This is one of my favourite mysteries as I have such a deep love of the Holy Mass which is really the reenactment of this event -- basically unchanged after 2000 years.
The story goes that Jesus and his 12 apostles met together to celebrate the Feast of the Passover -- this turned out to be the night before Christ was crucified.
It was a solemn occasion -- not only because of the Feast -- but mainly because Jesus had been preparing his followers in the previous days for his crucifixion and death.
In the icon, you can see St. John and St. Peter on each side of Jesus. John, possibly the youngest of the apostles and someone who might have seen Jesus as a father figure, is leaning his head against the heart of Jesus. Peter, whom Jesus has designated to be the leader of the apostles after his death, sits on his right side.
In the Gospel that John would write some years later, he tells how Jesus had taught that "unless you eat my body and drink my blood, you cannot have life within you". Here, at this final meal together, Jesus demonstrates this teaching clearly.
He picks up the bread and says "This is my body which is being given up for you, take and eat." If you notice in the icon, Jesus is holding a piece of bread which, in his hands, has already turned a golden colour. St. John is also holding his piece of bread which has also changed colour.
Then Jesus picked up the cup of wine and said: "This is my blood which will be poured out for you, take and drink." Then the cup was shared.
These words are basically the same ones used to this very day in the Catholic Mass and the Orthodox Liturgy and both groups hold to the belief that the words and actions of the priest actually changes the bread and wine into the Body and Blood of Christ.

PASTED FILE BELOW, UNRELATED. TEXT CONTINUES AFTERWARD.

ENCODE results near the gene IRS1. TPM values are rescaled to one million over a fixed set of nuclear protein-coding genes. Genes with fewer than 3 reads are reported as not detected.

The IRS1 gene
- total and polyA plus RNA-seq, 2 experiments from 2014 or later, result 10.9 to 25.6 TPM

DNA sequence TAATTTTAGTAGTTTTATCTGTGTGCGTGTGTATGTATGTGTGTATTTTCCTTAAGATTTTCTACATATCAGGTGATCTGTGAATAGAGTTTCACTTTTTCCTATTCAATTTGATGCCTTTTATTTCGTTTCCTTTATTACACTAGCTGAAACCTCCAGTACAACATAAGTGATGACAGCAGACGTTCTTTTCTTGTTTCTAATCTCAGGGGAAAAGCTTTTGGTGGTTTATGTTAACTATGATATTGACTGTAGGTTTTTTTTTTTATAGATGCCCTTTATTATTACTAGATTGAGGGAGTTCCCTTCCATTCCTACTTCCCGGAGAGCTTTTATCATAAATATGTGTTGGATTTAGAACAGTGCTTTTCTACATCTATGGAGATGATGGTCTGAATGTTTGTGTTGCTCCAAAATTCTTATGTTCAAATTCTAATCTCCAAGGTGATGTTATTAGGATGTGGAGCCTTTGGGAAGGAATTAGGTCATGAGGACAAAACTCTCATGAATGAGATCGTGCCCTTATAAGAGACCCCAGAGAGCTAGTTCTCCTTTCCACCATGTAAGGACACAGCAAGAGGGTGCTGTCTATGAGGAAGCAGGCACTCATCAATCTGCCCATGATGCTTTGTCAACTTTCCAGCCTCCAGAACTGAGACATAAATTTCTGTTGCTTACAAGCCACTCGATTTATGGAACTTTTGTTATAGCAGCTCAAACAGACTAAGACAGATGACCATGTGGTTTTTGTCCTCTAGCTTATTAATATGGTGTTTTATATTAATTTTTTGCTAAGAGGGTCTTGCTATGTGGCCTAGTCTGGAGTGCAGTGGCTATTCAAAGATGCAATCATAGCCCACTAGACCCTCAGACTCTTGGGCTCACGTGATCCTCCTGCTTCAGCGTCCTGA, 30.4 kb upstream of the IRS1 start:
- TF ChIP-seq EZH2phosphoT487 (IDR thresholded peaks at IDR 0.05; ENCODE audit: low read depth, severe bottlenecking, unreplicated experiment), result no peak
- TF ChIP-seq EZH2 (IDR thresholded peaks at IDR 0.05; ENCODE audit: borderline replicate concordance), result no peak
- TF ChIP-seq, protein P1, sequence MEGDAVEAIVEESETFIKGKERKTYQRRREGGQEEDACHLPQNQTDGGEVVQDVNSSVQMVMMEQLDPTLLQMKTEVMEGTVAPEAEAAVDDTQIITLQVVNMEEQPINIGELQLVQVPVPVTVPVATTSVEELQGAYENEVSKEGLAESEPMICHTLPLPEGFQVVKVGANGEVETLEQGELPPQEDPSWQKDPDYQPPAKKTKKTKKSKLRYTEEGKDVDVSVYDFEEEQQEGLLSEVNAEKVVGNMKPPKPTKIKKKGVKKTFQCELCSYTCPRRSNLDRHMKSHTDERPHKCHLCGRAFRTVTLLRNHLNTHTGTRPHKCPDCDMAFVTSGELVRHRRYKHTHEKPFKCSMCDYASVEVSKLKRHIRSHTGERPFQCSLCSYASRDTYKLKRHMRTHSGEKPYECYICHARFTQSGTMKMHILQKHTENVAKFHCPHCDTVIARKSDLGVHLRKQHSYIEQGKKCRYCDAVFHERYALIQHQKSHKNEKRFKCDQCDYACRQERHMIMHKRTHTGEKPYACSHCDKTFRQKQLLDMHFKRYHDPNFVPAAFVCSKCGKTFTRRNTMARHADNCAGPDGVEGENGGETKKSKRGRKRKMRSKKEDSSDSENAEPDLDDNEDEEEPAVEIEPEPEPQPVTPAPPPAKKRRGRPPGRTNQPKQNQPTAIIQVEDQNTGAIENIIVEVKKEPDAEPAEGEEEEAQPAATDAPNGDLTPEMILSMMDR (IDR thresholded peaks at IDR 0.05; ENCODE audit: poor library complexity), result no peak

You know the saying: you are what you eat -- well, I believe that by feeding on the precious Body and Blood, I will become like Christ.
I mention all this, even though I know that some of my readers are not particularly interested in all this religious stuff, because this Holy Meal is truly the centre of my faith and my life.
You will also notice in the icon that one of the apostles is standing, grabbing for some food and apparently paying no attention to the sacred words of Christ. If you look very closely, you will also see that his piece of bread is already broken in two and cast aside. This figure represents poor Judas -- the one who betrayed Christ for 30 pieces of silver.
I have always felt sorry for Judas and hoped that in those seconds between jumping and being strangled by the noose that he was able to cry out something like "God have mercy on me." If he did so, I feel confident that God listened.
The words in Greek at the top of the icon stand for "Institution of Eucharist".
So now it is back to work on the 20th icon.
Meanwhile, may peace be with you all.